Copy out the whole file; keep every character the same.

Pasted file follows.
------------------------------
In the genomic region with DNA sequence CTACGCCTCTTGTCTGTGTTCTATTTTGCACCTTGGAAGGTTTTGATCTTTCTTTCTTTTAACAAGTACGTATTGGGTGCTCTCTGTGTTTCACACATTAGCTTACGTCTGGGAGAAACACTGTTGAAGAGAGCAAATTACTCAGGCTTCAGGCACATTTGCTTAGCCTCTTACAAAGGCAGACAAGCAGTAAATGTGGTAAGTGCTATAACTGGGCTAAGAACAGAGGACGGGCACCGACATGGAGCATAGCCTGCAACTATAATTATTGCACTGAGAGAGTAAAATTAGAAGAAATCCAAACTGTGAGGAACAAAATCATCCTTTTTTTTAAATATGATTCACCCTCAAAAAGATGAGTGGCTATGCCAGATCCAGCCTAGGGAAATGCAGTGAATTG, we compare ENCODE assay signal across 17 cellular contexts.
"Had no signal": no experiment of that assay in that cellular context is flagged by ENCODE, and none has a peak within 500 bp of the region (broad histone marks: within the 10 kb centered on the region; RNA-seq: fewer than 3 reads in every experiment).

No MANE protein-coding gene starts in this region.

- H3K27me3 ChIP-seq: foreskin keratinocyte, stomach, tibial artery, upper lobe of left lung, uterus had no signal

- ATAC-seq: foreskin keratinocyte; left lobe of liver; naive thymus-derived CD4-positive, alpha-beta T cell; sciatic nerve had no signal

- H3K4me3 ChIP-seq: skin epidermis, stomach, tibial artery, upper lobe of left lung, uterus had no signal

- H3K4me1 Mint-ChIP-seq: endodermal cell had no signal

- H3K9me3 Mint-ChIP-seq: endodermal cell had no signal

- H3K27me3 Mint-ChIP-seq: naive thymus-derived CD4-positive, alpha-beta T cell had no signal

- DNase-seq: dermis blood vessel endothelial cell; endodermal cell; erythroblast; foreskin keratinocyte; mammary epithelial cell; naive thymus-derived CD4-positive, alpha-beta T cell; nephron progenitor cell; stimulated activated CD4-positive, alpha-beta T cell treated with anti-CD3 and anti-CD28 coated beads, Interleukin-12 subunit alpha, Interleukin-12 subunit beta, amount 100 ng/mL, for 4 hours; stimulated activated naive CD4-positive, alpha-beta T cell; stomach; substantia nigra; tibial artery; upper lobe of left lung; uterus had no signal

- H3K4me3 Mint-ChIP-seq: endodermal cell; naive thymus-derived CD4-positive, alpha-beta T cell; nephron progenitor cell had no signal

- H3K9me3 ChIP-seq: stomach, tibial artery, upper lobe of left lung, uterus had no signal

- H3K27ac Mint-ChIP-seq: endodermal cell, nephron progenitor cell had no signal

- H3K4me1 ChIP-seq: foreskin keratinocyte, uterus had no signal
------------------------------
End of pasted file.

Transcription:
In the genomic region with DNA sequence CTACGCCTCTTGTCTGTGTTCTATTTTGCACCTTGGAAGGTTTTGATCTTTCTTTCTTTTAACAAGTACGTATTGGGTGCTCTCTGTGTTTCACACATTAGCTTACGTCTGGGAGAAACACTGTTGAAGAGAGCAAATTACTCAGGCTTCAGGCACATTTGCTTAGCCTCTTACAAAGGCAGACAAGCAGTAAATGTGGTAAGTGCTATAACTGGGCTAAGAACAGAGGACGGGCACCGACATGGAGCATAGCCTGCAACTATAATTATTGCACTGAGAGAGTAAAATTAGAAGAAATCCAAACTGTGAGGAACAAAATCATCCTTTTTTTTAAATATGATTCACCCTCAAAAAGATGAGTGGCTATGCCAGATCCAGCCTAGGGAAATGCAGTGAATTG, we compare ENCODE assay signal across 17 cellular contexts.
"Had no signal": no experiment of that assay in that cellular context is flagged by ENCODE, and none has a peak within 500 bp of the region (broad histone marks: within the 10 kb centered on the region; RNA-seq: fewer than 3 reads in every experiment).

No MANE protein-coding gene starts in this region.

- H3K27me3 ChIP-seq: foreskin keratinocyte, stomach, tibial artery, upper lobe of left lung, uterus had no signal

- ATAC-seq: foreskin keratinocyte; left lobe of liver; naive thymus-derived CD4-positive, alpha-beta T cell; sciatic nerve had no signal

- H3K4me3 ChIP-seq: skin epidermis, stomach, tibial artery, upper lobe of left lung, uterus had no signal

- H3K4me1 Mint-ChIP-seq: endodermal cell had no signal

- H3K9me3 Mint-ChIP-seq: endodermal cell had no signal

- H3K27me3 Mint-ChIP-seq: naive thymus-derived CD4-positive, alpha-beta T cell had no signal

- DNase-seq: dermis blood vessel endothelial cell; endodermal cell; erythroblast; foreskin keratinocyte; mammary epithelial cell; naive thymus-derived CD4-positive, alpha-beta T cell; nephron progenitor cell; stimulated activated CD4-positive, alpha-beta T cell treated with anti-CD3 and anti-CD28 coated beads, Interleukin-12 subunit alpha, Interleukin-12 subunit beta, amount 100 ng/mL, for 4 hours; stimulated activated naive CD4-positive, alpha-beta T cell; stomach; substantia nigra; tibial artery; upper lobe of left lung; uterus had no signal

- H3K4me3 Mint-ChIP-seq: endodermal cell; naive thymus-derived CD4-positive, alpha-beta T cell; nephron progenitor cell had no signal

- H3K9me3 ChIP-seq: stomach, tibial artery, upper lobe of left lung, uterus had no signal

- H3K27ac Mint-ChIP-seq: endodermal cell, nephron progenitor cell had no signal

- H3K4me1 ChIP-seq: foreskin keratinocyte, uterus had no signal